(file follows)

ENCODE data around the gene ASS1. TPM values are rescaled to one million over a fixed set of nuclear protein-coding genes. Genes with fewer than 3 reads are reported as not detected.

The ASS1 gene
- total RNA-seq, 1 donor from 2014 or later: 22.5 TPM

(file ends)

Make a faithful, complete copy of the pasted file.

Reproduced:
ENCODE data around the gene ASS1. TPM values are rescaled to one million over a fixed set of nuclear protein-coding genes. Genes with fewer than 3 reads are reported as not detected.

The ASS1 gene
- total RNA-seq, 1 donor from 2014 or later: 22.5 TPM